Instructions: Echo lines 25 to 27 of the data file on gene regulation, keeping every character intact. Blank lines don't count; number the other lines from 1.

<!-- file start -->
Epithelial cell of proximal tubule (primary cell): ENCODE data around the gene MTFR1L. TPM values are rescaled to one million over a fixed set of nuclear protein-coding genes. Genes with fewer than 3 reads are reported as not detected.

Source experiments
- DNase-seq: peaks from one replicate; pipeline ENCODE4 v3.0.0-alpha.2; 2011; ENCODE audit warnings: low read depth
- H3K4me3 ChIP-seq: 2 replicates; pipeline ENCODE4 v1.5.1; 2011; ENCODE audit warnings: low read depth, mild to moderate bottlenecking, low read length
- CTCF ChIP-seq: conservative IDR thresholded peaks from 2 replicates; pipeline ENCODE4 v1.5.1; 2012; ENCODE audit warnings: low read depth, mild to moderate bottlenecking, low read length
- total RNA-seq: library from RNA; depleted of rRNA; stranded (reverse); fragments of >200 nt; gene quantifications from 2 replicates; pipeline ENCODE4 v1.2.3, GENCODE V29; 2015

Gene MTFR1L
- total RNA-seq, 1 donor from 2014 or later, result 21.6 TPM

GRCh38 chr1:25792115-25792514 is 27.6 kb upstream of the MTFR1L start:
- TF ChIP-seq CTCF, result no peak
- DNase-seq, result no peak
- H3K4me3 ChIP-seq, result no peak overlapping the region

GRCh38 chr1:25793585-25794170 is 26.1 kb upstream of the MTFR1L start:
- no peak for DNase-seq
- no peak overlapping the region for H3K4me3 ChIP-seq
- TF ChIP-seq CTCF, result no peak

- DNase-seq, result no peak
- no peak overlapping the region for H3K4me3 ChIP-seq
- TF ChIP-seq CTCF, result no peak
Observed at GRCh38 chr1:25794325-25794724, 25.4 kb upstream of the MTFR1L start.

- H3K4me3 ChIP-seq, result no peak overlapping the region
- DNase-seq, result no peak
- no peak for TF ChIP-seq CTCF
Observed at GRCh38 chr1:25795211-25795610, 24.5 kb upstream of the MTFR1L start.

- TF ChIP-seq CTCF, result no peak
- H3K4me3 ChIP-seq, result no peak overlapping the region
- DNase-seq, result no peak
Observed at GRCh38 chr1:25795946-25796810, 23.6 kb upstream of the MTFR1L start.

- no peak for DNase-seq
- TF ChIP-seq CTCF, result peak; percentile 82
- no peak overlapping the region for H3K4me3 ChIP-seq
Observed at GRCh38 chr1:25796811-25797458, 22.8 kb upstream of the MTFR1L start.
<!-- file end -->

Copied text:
- TF ChIP-seq CTCF, result no peak
- H3K4me3 ChIP-seq, result no peak overlapping the region
- DNase-seq, result no peak